Just because you can doesn’t mean your should
Borrowing to buy property within a Self Managed Super Fund (SMSF) has been promoted by many within the advice industry as an exclusive opportunity you should seriously consider. And, while there can be occasions where this strategy makes sense, as a general rule the fundamentals just don’t stack up.
Back in 2007, the Government opened the door for SMSFs to borrow. The change was driven by the popularity of investing in instalment warrants (such as Telstra’s T3 offer). These investments had an element of gearing which created some confusion under the no borrowing restrictions of the Superannuation Industry (Supervision) Act. To over come this, the Government decided to remove the borrowing restriction.
This led to the development of borrowing arrangements to purchase property within an SMSF, which in turn has led to a surge in the supply of advice promoting this sort of arrangement. But a closer look at these arrangements reveals that there just aren’t too many structural advantages to borrowing within super.
Claimed benefits of borrowing within super often a “sleight of hand”
It seems that many of the (freely available) tax benefits of super are being claimed in order to make these financing arrangements look better than they really are. Take, for example, the recommendation to use concessional (pre-tax) contributions to fund the interest payments on the loan. Using this idea, you can argue that you get a 46.5% tax deduction on the loan interest expense.
Here’s how it works:
The super fund borrows $320,000 at an annual interest cost of $25,000 (or 7.8%). This is funded via a salary sacrifice arrangement that ends up costing only $13,375 in foregone (after tax) income. That’s an effective (after tax) rate of 4.2% per annum (a deduction of 46.5% on the gross interest amount).
You may argue that this is a smart strategy. But it relies on the benefit of the salary sacrifice arrangement – a benefit that is freely available without the need to enter a borrowing arrangement. The dubious logic serves to hide the reality that borrowing by a low tax paying entity is an undeniable negative.
When stripped of the “sleight of hand” of claiming the benefit of salary sacrifice as a benefit of borrowing, the actual after tax interest cost to the super fund is $21,250 (or 6.6%1) per annum. That’s more than 50% higher than the after tax cost if borrowed directly by the contributor. This structural disadvantage increases the breakeven hurdle return required from the underlying investment.
Many of these borrowing strategies involve internal gearing arrangements. That is, arrangements where one family member becomes the borrower and lends the funds to the super fund. It looks something like this:
In this case, the family group carries an after tax cost of $4,125 (or 1.3%) per annum. Arbitrage opportunities can arise when you shift (deductible) expenses from a low tax payer to a higher tax payer, but in this case the arrangement is the other way around.
Of course, the logic used by the promoters of these arrangements is that the income and growth of the (purchased) asset will be taxed at a much lower rate (of between 0% – 15%). Therefore, put as many assets as possible into super (via debt funding). Yet this argument ignores the ability of the spouse (in this case) to contribute the $320,000 to super (rather than lend it).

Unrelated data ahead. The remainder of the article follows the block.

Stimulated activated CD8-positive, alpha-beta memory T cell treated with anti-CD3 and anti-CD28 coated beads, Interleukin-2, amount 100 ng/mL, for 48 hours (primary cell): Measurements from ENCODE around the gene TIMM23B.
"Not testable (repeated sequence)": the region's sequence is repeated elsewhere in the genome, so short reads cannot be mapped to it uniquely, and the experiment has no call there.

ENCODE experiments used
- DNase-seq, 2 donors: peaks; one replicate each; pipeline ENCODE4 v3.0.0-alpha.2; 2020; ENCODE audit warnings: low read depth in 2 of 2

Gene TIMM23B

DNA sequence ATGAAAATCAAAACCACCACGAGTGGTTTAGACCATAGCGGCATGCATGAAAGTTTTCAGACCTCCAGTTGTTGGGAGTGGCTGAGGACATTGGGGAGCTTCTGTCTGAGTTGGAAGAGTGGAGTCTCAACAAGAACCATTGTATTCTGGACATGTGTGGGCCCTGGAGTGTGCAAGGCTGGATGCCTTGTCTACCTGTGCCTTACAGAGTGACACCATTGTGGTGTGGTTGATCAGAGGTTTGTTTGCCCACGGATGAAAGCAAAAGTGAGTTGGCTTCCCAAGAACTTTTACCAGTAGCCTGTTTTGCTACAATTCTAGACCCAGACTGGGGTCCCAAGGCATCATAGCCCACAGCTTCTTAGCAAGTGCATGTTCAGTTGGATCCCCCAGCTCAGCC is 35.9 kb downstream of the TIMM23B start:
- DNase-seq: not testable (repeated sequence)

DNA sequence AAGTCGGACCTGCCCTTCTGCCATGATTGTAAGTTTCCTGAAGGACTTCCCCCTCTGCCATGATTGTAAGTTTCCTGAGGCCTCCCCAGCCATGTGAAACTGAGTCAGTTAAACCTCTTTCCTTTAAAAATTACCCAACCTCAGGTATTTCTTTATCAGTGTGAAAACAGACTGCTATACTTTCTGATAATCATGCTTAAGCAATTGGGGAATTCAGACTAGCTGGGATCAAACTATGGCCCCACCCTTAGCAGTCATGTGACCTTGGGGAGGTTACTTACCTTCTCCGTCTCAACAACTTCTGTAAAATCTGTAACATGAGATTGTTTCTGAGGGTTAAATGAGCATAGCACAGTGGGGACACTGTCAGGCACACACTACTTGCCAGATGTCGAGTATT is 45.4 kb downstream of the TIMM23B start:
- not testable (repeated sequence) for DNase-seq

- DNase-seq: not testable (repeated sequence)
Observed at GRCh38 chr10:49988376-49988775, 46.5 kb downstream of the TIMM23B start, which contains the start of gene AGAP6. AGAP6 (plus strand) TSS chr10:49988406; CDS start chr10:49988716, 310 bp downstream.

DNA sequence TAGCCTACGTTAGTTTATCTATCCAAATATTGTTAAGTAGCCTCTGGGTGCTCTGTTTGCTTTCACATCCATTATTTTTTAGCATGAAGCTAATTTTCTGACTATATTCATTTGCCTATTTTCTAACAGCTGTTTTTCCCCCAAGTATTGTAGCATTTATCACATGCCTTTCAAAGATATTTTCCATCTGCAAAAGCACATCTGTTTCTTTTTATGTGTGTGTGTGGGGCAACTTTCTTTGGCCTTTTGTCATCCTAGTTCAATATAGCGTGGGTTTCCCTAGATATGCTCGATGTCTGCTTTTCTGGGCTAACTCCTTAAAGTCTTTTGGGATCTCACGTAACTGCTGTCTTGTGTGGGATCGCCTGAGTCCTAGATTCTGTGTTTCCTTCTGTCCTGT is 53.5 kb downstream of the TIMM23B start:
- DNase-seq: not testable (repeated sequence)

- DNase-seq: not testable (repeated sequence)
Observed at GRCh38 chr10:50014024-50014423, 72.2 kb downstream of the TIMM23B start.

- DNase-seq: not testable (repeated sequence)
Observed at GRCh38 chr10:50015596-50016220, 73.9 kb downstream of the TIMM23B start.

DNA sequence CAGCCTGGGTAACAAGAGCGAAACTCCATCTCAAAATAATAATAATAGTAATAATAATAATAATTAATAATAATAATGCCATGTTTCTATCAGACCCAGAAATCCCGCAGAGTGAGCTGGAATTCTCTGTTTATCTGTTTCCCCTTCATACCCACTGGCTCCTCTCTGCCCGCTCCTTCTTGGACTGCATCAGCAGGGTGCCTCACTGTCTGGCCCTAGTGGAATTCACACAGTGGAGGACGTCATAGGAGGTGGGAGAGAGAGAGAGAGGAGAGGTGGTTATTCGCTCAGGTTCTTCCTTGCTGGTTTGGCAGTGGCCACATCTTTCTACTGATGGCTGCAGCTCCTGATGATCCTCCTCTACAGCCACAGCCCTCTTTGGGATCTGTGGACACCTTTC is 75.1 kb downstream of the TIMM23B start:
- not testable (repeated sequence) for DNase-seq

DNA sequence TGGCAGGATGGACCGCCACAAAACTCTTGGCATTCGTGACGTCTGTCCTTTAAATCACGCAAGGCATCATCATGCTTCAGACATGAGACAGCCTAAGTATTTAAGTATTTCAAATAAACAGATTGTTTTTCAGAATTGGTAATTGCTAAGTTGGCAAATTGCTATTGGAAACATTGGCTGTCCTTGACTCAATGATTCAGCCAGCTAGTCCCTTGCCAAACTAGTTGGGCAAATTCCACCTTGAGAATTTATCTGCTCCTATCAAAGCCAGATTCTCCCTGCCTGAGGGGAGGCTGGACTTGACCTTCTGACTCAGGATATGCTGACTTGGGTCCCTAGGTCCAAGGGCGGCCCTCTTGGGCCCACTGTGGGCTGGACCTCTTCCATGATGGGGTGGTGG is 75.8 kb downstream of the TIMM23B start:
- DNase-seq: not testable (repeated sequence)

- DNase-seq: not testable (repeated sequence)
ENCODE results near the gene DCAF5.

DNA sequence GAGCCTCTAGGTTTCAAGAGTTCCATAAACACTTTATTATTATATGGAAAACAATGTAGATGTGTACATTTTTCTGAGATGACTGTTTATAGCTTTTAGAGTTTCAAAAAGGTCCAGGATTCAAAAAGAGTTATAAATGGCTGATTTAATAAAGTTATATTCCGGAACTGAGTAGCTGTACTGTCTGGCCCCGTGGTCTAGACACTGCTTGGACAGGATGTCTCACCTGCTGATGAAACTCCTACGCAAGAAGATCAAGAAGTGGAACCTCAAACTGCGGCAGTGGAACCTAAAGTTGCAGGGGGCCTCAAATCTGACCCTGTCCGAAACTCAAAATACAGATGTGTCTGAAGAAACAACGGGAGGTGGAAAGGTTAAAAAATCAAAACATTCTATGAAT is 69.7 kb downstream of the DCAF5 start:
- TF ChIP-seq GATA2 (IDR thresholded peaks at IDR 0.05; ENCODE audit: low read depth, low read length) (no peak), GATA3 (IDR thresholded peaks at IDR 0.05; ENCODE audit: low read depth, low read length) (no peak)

Shifting assets into super is (generally) a smart strategy for reducing your lifelong tax burden. However, doing it by way of borrowing is significantly inferior to simply contributing the capital via concessional and non-concessional contributions.
But, what about the investor who doesn’t have the capital available to contribute and purchase the (property) asset outright? Is a super borrowing arrangement a smart strategy for them?
It really depends on whether they want to ramp up their investment risk. This has more to do with their tolerance, capacity and need for taking investment risk than any structural (dis)advantage of borrowing in super. The strategy could pay off but (as with all gearing arrangements) the success has more to do with the performance of the underlying asset than the benefits of the financing arrangement.
Borrowing to invest in Super: complexity that comes at a cost
Borrowing to invest in super can be a smart strategy in some limited circumstances. However, you need to make your decision with your eyes open, knowing that it carries an inherent (ongoing) cost. This cost can only be overcome by the strong growth of the underlying investment.
The increase in the supply of advice for these arrangements seems to be driven by flawed logic (that lays claim to benefits that are independent of the arrangement). These benefits can be accessed without having to undertake a borrowing arrangement.
Implementing these borrowing strategies is very complex and requires specific expertise. The promoters of these arrangements are willing to sell you their expertise (and, perhaps, for another fee, find you an appropriate property). We just think they’ve lost sight of the fact that the arrangements are inherently inefficient and rely on booming (property) asset prices.